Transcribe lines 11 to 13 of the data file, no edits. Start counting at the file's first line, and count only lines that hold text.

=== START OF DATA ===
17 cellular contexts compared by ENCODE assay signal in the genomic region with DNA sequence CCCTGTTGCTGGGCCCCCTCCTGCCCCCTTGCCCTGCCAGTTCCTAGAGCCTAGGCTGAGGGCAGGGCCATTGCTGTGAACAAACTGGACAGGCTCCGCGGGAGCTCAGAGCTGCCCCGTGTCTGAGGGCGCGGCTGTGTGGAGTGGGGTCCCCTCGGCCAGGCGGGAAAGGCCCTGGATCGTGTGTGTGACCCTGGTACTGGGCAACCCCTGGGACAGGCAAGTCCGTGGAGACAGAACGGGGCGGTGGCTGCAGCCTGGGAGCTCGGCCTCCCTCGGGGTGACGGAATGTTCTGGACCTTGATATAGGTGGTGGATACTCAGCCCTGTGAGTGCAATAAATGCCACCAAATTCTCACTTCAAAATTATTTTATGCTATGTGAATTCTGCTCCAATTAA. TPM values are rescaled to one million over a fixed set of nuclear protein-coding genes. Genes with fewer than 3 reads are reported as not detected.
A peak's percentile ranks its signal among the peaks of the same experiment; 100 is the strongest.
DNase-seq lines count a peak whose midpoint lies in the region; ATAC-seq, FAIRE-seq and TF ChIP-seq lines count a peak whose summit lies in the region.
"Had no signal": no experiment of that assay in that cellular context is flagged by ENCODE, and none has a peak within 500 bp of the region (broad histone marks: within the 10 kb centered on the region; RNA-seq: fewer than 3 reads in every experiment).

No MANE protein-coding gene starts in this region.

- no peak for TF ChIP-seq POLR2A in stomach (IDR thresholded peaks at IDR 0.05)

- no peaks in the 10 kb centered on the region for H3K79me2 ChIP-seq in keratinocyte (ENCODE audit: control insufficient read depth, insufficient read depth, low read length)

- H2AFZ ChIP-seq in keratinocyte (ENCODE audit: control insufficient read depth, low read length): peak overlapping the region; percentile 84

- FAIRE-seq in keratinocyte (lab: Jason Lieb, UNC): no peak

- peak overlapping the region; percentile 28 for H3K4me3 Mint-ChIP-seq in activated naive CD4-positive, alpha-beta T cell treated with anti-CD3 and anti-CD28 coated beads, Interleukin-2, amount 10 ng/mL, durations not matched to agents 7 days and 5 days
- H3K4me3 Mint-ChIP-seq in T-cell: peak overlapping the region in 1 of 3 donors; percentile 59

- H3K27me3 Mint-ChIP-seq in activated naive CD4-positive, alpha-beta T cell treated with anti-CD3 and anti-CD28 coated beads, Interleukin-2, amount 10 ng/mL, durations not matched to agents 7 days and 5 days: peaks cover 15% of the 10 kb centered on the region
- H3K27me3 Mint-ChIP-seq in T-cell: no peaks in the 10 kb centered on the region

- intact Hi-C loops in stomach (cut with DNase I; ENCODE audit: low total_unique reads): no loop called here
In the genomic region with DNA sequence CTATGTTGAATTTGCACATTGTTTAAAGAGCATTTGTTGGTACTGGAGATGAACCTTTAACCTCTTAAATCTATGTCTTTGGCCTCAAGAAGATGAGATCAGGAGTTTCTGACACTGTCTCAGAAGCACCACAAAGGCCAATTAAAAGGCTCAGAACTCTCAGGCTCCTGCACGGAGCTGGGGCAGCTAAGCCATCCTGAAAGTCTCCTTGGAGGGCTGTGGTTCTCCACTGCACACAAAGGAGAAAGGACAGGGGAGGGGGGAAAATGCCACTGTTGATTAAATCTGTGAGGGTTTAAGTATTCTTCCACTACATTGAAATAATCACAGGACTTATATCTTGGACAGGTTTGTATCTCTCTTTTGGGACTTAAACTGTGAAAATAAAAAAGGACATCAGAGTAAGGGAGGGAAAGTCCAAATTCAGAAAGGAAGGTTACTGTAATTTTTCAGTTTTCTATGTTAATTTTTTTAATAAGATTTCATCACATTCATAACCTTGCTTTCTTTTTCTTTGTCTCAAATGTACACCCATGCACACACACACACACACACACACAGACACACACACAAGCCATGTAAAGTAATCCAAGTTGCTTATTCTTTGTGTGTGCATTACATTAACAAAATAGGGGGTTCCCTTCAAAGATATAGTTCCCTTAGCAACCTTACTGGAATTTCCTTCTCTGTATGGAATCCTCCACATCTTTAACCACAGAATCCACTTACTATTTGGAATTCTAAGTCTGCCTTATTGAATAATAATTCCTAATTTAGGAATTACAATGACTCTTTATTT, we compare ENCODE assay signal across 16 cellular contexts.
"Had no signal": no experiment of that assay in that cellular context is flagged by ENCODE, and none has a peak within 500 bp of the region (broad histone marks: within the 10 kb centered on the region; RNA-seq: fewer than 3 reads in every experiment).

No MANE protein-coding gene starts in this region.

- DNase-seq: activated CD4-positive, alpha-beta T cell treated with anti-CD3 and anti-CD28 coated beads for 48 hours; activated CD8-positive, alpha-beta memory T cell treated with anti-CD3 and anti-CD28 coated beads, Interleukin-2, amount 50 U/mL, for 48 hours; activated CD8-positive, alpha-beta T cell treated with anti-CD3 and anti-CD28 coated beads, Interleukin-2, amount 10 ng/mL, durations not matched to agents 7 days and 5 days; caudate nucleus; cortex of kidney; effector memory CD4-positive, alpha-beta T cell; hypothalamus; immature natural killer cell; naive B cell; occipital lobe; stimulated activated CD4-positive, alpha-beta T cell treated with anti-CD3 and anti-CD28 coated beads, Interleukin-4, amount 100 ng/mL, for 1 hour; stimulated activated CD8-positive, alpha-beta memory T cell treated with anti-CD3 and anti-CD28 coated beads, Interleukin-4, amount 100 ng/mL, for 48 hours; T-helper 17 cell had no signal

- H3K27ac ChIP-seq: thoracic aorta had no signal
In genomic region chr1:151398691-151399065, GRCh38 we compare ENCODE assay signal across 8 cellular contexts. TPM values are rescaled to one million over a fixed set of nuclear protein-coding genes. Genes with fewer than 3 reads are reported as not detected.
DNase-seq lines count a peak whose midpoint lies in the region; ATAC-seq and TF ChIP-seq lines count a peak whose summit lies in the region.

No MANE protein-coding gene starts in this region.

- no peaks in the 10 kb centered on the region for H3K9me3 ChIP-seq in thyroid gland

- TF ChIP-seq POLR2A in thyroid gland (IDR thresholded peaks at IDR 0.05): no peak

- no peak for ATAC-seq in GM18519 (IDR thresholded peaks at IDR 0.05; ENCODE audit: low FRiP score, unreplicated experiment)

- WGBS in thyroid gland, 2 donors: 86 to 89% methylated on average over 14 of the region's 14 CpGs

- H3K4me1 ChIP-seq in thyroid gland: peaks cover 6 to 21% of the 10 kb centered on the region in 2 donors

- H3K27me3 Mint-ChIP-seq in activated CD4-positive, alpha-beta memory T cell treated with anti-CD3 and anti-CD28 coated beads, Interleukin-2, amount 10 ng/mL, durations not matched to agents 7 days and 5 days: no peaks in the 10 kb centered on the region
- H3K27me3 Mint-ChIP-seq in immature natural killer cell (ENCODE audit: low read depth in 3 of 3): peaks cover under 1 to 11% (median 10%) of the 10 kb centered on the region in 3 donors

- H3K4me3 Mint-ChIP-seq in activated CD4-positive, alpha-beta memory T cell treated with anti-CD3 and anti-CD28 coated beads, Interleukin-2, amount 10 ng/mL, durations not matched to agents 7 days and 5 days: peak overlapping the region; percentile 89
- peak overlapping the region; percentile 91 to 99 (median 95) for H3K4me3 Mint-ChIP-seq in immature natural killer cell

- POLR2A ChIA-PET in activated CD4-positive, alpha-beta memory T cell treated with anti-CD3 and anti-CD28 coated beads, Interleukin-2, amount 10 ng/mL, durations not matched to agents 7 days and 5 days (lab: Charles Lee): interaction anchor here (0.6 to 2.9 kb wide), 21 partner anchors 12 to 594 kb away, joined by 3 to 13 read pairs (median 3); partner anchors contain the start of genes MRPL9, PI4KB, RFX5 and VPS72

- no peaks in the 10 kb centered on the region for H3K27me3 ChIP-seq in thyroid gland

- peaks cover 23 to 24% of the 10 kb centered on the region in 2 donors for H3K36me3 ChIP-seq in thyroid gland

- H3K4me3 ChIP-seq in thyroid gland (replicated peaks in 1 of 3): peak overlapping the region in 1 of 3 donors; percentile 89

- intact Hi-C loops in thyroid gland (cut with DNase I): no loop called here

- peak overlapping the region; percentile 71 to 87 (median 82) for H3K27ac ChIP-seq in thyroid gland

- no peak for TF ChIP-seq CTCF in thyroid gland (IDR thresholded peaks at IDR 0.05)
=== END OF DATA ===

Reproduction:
- H3K4me3 Mint-ChIP-seq in T-cell: peak overlapping the region in 1 of 3 donors; percentile 59

- H3K27me3 Mint-ChIP-seq in activated naive CD4-positive, alpha-beta T cell treated with anti-CD3 and anti-CD28 coated beads, Interleukin-2, amount 10 ng/mL, durations not matched to agents 7 days and 5 days: peaks cover 15% of the 10 kb centered on the region
- H3K27me3 Mint-ChIP-seq in T-cell: no peaks in the 10 kb centered on the region